Update on Causes of Family Refusal for Organ Donation and the Related Factors: Reporting the Changes Over 6 Years

M. Mojtabaee, F. Ghorbani, M. Mohsenzadeh, F. S. Beigee

Research output: Contribution to journalArticle

4 Scopus citations

Abstract

Introduction: After significant improvement of the family consent rate to organ donation (OD) in recent years, owing to an increase in cultural activities and social awareness, a plateau has been reached. This study was performed to detect the causes for this plateau. Methods: We reviewed exact causes of family refusal after providing a list of failed potential donors from July 2015 to December 2016. The expert coordinators responsible for handling the failed cases chose the cause of refusal from the previously prepared list. The list was rechecked by contacting the nondonating families by phone. The results were compared with those obtained from a similar group of families in 2009. Results: In an 18-month period of OD practice, 353 potential brain dead organ donors were referred to our organ procurement unit. The mean age of the cases was 42.6, and 62% were male. The main causes of brain death were cerebrovascular accident and trauma (41.2% and 32.6%, respectively). The family consent rate was 84.4%, and 55 families rejected the request for OD. The leading cause for family refusal was religious beliefs, mainly from Sunni families (43.6% vs 8.6% in 2009). Brain death denial reduced significantly from 44.4% in 2009 to 12.7% in 2015 and 2016 (P <.001 for both causes). Opposite donor wishes, unstable family mood, the belief in body integrity, and expectation of a miracle were the other causes of no reportable changes. Conclusions: After massive social activities in the media designed to enhance social awareness regarding brain death and OD, people currently do not doubt the irreversibility of death, as in the past. However, the noticeable increase in the consent rate has made the religious cause of family refusal prominent. Therefore, this cause seems to be the next barrier to fight against, requiring a careful approach to religious leaders and societies.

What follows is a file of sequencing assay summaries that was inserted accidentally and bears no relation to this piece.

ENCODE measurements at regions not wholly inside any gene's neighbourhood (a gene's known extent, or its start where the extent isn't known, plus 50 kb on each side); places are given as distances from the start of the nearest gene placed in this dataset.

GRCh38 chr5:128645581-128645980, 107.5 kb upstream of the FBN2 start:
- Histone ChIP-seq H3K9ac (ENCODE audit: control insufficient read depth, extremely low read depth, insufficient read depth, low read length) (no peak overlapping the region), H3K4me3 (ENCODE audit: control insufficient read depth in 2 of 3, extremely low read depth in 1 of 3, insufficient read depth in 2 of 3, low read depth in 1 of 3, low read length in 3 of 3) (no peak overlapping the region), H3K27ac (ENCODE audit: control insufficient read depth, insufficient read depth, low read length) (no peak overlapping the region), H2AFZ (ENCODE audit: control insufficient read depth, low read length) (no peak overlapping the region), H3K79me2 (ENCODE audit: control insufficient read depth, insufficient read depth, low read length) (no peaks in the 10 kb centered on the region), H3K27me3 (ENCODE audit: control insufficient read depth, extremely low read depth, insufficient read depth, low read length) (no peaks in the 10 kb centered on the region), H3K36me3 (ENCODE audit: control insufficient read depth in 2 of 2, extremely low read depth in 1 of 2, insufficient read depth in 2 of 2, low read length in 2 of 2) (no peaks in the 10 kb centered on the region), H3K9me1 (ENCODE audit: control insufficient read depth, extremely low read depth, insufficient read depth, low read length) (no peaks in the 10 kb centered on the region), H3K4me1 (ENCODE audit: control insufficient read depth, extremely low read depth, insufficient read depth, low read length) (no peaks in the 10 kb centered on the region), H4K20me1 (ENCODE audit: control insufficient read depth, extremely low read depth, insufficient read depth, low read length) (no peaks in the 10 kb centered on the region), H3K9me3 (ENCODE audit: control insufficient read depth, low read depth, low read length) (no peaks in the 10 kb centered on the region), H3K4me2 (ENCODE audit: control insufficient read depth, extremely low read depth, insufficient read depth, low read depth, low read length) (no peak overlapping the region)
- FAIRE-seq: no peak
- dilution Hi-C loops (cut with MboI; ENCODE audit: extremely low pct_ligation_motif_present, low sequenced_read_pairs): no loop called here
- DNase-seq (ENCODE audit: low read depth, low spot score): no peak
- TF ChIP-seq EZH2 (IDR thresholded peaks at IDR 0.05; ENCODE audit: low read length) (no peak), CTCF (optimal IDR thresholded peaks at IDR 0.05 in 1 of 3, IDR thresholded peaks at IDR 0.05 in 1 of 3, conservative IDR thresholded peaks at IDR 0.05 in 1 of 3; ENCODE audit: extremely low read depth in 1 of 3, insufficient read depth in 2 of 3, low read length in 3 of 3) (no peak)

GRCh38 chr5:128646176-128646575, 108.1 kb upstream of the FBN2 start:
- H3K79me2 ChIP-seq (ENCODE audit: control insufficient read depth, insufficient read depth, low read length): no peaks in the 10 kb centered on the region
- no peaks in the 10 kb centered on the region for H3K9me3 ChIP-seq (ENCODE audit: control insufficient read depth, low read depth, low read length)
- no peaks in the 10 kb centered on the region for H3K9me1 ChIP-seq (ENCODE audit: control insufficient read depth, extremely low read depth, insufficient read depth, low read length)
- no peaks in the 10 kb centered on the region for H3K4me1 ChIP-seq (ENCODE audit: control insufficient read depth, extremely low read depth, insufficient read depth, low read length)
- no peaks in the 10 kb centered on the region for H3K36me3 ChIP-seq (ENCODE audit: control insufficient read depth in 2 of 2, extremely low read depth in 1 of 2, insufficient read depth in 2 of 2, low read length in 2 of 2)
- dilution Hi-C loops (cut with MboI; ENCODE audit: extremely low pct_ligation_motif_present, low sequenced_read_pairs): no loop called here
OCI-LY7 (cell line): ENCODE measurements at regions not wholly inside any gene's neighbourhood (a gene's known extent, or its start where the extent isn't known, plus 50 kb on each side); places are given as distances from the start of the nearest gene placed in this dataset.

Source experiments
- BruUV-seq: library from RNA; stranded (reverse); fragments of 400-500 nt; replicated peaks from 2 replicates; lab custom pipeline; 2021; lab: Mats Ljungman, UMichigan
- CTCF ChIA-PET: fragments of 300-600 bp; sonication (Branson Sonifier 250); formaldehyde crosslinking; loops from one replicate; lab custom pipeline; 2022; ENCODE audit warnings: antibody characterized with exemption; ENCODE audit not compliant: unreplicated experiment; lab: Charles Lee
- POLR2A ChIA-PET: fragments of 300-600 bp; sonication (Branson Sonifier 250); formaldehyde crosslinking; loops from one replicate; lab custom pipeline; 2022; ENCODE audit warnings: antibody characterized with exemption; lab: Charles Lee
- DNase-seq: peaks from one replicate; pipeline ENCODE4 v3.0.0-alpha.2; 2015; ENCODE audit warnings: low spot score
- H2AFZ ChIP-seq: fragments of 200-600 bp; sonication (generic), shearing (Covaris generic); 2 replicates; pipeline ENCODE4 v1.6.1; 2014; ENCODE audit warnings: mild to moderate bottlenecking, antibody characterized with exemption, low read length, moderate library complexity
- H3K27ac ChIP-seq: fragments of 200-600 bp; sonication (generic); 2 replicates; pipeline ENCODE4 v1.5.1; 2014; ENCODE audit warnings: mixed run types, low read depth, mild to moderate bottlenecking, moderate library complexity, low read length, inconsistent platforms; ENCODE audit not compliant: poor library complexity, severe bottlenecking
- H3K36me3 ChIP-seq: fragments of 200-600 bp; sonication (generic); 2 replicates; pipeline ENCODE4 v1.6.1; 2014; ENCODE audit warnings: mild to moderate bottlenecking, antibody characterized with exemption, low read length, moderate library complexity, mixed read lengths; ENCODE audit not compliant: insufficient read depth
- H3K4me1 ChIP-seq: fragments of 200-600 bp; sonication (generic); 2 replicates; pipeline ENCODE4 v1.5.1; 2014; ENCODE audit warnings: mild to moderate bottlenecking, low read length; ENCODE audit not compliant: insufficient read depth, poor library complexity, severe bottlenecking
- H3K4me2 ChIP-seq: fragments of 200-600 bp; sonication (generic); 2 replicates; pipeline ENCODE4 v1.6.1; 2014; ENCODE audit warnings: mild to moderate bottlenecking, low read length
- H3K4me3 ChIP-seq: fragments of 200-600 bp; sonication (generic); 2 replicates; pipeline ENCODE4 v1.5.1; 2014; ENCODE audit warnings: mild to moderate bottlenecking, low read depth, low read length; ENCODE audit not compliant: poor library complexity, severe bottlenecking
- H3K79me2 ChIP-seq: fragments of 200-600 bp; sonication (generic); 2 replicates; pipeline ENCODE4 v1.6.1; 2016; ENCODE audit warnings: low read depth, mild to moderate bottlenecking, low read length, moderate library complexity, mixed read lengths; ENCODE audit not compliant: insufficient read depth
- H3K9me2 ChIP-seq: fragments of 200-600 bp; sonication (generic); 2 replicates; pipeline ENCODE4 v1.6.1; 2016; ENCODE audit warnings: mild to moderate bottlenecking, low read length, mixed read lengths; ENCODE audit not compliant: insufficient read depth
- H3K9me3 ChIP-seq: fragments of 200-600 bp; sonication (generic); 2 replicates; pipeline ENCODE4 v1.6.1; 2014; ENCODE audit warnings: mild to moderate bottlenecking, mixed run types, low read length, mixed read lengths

Original languageEnglish (US)
Pages (from-to)10-13
Number of pages4
JournalTransplantation Proceedings
Volume50
Issue number1
DOIs
StatePublished - Jan 1 2018
Externally publishedYes

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ASJC Scopus subject areas

  • Surgery
  • Transplantation

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